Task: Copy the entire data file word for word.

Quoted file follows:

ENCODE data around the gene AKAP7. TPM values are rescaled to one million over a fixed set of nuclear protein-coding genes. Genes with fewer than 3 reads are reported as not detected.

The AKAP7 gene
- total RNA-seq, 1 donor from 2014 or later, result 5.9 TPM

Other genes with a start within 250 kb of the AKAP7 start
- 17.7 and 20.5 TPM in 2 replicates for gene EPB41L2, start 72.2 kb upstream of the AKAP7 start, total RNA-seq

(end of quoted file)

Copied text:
ENCODE data around the gene AKAP7. TPM values are rescaled to one million over a fixed set of nuclear protein-coding genes. Genes with fewer than 3 reads are reported as not detected.

The AKAP7 gene
- total RNA-seq, 1 donor from 2014 or later, result 5.9 TPM

Other genes with a start within 250 kb of the AKAP7 start
- 17.7 and 20.5 TPM in 2 replicates for gene EPB41L2, start 72.2 kb upstream of the AKAP7 start, total RNA-seq